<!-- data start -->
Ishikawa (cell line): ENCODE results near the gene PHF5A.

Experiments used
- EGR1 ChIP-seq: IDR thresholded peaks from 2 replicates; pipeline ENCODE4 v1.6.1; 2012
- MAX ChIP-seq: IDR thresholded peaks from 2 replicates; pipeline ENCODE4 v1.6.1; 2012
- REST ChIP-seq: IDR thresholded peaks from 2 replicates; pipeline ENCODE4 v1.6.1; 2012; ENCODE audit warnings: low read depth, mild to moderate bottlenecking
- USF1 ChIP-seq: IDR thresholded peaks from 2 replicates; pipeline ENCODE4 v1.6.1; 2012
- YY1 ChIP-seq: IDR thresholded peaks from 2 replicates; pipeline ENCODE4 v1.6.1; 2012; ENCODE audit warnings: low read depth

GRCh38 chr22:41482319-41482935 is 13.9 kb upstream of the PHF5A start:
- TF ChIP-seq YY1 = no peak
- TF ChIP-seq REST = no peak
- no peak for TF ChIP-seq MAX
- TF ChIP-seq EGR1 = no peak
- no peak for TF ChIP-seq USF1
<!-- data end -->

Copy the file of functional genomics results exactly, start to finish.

Ishikawa (cell line): ENCODE results near the gene PHF5A.

Experiments used
- EGR1 ChIP-seq: IDR thresholded peaks from 2 replicates; pipeline ENCODE4 v1.6.1; 2012
- MAX ChIP-seq: IDR thresholded peaks from 2 replicates; pipeline ENCODE4 v1.6.1; 2012
- REST ChIP-seq: IDR thresholded peaks from 2 replicates; pipeline ENCODE4 v1.6.1; 2012; ENCODE audit warnings: low read depth, mild to moderate bottlenecking
- USF1 ChIP-seq: IDR thresholded peaks from 2 replicates; pipeline ENCODE4 v1.6.1; 2012
- YY1 ChIP-seq: IDR thresholded peaks from 2 replicates; pipeline ENCODE4 v1.6.1; 2012; ENCODE audit warnings: low read depth

GRCh38 chr22:41482319-41482935 is 13.9 kb upstream of the PHF5A start:
- TF ChIP-seq YY1 = no peak
- TF ChIP-seq REST = no peak
- no peak for TF ChIP-seq MAX
- TF ChIP-seq EGR1 = no peak
- no peak for TF ChIP-seq USF1